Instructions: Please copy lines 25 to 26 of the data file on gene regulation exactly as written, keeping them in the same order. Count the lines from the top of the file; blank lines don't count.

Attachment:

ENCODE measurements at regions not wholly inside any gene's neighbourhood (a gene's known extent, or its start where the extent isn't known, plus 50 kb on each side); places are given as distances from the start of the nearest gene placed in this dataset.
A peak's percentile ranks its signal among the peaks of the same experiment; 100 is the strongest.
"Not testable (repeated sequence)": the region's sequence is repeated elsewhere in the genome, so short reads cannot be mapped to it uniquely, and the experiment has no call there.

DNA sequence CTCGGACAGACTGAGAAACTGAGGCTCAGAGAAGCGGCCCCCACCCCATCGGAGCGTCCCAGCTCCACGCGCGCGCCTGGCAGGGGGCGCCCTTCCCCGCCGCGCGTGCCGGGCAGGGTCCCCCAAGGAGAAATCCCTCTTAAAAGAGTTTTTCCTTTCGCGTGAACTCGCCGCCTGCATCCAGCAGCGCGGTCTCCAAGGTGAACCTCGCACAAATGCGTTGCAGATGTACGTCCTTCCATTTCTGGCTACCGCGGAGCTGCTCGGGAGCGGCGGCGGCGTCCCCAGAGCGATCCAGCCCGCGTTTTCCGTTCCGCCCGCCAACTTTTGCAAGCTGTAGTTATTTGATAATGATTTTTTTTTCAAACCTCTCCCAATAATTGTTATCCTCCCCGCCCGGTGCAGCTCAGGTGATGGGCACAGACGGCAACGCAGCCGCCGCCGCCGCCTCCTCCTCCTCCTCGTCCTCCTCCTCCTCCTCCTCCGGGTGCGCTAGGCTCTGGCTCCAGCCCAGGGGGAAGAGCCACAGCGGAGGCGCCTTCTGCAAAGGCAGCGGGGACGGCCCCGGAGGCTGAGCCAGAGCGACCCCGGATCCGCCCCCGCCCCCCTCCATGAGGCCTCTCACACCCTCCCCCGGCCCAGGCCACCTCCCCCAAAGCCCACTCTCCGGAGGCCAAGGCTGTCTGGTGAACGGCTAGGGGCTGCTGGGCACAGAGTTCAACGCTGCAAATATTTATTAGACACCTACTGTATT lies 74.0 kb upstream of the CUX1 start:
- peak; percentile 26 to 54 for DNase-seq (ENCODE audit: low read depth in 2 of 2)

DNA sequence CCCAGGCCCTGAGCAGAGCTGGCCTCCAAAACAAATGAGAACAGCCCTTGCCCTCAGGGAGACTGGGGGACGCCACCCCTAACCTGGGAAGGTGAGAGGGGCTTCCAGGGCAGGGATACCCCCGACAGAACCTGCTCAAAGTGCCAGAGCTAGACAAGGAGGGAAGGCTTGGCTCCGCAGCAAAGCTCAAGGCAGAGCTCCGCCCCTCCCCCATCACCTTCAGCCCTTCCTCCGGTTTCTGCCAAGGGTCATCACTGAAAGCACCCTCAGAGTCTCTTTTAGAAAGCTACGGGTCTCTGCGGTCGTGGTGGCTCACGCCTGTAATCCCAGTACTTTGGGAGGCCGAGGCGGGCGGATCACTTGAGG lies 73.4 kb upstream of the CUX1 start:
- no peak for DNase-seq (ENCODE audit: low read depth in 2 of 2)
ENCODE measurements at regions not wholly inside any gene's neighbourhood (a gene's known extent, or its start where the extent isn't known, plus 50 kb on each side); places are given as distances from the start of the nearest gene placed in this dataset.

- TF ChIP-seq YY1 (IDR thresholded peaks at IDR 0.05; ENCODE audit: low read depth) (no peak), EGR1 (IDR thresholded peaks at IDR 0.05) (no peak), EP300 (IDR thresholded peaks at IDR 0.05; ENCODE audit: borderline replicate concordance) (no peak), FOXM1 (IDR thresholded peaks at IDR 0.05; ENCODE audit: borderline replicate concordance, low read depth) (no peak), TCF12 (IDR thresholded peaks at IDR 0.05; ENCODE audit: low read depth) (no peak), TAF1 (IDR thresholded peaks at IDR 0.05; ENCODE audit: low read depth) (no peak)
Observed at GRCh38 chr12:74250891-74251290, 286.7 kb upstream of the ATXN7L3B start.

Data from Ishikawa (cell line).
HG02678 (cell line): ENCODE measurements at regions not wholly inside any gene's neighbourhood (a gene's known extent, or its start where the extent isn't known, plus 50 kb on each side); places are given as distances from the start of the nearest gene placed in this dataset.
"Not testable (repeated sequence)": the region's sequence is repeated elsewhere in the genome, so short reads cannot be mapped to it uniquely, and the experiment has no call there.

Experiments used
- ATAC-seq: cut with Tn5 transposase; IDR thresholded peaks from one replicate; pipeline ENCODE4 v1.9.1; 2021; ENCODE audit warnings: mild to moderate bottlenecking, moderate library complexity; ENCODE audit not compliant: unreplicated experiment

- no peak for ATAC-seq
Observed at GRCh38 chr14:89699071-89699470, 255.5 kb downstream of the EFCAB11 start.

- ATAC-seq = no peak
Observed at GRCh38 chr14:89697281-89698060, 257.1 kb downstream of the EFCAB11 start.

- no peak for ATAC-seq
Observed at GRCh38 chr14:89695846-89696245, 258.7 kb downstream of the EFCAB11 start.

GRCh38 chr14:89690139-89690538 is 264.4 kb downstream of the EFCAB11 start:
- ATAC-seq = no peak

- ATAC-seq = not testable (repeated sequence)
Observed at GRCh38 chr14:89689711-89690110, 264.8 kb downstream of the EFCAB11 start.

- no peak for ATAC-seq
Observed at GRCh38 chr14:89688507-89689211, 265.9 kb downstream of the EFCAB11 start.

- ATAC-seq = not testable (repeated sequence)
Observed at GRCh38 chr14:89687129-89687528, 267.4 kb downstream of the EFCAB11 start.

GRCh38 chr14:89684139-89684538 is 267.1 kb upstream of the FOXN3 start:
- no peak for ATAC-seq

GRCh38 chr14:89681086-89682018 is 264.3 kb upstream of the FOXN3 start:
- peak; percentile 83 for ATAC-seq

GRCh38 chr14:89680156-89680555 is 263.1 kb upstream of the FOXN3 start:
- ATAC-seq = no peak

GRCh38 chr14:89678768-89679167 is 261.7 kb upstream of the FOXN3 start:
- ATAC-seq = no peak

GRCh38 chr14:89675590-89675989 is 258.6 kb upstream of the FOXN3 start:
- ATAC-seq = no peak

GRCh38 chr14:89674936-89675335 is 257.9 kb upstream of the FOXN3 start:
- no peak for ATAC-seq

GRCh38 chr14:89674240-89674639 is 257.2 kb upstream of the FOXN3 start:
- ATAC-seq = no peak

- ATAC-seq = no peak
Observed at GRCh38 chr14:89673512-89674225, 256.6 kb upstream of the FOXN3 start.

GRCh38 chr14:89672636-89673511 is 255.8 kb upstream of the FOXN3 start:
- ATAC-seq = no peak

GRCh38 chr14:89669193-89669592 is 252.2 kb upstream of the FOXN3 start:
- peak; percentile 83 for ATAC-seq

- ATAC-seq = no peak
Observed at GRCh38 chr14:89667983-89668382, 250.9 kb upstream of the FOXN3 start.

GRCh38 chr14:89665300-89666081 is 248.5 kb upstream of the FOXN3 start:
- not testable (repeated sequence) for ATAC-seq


Observed at GRCh38 chr14:89689711-89690110, 264.8 kb downstream of the EFCAB11 start.

- no peak for ATAC-seq